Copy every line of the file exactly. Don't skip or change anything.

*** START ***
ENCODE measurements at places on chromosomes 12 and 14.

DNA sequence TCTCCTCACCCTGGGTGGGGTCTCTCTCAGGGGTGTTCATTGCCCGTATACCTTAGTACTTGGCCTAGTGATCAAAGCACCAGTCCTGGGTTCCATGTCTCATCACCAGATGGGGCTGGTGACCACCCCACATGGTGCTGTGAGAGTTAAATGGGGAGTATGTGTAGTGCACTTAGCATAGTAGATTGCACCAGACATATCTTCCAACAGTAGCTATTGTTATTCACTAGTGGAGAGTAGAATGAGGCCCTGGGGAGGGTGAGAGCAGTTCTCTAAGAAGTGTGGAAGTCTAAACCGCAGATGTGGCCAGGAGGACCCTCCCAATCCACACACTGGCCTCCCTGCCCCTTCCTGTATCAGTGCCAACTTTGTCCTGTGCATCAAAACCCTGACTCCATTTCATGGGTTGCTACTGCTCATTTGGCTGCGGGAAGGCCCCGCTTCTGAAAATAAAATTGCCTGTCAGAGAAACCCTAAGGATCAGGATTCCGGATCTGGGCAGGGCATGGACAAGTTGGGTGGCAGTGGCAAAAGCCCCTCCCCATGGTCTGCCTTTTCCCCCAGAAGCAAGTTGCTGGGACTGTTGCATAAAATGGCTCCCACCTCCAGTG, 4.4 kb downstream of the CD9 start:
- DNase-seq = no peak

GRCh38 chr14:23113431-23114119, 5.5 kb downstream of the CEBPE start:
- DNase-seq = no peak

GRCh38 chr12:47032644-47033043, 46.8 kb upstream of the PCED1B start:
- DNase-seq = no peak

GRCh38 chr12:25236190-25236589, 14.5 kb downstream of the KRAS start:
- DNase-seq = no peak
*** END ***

ENCODE measurements at places on chromosomes 12 and 14.

DNA sequence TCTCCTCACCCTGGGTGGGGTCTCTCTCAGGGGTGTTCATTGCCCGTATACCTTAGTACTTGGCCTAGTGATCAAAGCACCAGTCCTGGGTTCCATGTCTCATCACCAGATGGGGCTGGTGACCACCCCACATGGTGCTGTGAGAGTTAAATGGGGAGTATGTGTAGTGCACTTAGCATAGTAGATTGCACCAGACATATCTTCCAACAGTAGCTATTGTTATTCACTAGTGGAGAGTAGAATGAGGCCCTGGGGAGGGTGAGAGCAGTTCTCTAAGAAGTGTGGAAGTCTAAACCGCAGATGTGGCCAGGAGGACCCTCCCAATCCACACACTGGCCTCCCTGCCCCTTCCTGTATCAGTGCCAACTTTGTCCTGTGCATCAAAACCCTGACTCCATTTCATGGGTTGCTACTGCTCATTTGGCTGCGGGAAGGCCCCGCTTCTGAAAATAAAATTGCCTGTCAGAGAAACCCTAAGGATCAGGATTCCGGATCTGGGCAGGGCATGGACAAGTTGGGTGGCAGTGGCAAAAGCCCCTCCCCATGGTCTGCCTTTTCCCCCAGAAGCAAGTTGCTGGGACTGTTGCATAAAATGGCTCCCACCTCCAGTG, 4.4 kb downstream of the CD9 start:
- DNase-seq = no peak

GRCh38 chr14:23113431-23114119, 5.5 kb downstream of the CEBPE start:
- DNase-seq = no peak

GRCh38 chr12:47032644-47033043, 46.8 kb upstream of the PCED1B start:
- DNase-seq = no peak

GRCh38 chr12:25236190-25236589, 14.5 kb downstream of the KRAS start:
- DNase-seq = no peak